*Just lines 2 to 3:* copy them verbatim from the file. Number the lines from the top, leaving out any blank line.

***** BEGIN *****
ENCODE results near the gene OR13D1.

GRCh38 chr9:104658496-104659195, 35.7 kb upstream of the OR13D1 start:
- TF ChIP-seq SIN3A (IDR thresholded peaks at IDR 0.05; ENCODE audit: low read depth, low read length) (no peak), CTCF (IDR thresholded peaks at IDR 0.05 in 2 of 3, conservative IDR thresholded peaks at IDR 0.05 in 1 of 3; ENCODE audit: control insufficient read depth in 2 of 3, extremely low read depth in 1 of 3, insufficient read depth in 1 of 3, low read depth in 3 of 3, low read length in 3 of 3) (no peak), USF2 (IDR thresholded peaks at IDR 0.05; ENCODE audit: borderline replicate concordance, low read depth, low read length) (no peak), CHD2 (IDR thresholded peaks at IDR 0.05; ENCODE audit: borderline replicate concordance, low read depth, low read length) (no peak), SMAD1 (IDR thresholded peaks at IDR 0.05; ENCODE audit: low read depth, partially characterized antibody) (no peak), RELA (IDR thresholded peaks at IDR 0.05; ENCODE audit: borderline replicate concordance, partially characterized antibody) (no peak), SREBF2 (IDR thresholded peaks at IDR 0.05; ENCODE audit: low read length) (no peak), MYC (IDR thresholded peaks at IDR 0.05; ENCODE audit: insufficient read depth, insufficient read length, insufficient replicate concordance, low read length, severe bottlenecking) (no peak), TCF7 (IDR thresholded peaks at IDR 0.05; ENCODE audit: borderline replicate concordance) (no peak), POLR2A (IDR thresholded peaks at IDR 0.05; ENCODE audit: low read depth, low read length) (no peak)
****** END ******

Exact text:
GRCh38 chr9:104658496-104659195, 35.7 kb upstream of the OR13D1 start:
- TF ChIP-seq SIN3A (IDR thresholded peaks at IDR 0.05; ENCODE audit: low read depth, low read length) (no peak), CTCF (IDR thresholded peaks at IDR 0.05 in 2 of 3, conservative IDR thresholded peaks at IDR 0.05 in 1 of 3; ENCODE audit: control insufficient read depth in 2 of 3, extremely low read depth in 1 of 3, insufficient read depth in 1 of 3, low read depth in 3 of 3, low read length in 3 of 3) (no peak), USF2 (IDR thresholded peaks at IDR 0.05; ENCODE audit: borderline replicate concordance, low read depth, low read length) (no peak), CHD2 (IDR thresholded peaks at IDR 0.05; ENCODE audit: borderline replicate concordance, low read depth, low read length) (no peak), SMAD1 (IDR thresholded peaks at IDR 0.05; ENCODE audit: low read depth, partially characterized antibody) (no peak), RELA (IDR thresholded peaks at IDR 0.05; ENCODE audit: borderline replicate concordance, partially characterized antibody) (no peak), SREBF2 (IDR thresholded peaks at IDR 0.05; ENCODE audit: low read length) (no peak), MYC (IDR thresholded peaks at IDR 0.05; ENCODE audit: insufficient read depth, insufficient read length, insufficient replicate concordance, low read length, severe bottlenecking) (no peak), TCF7 (IDR thresholded peaks at IDR 0.05; ENCODE audit: borderline replicate concordance) (no peak), POLR2A (IDR thresholded peaks at IDR 0.05; ENCODE audit: low read depth, low read length) (no peak)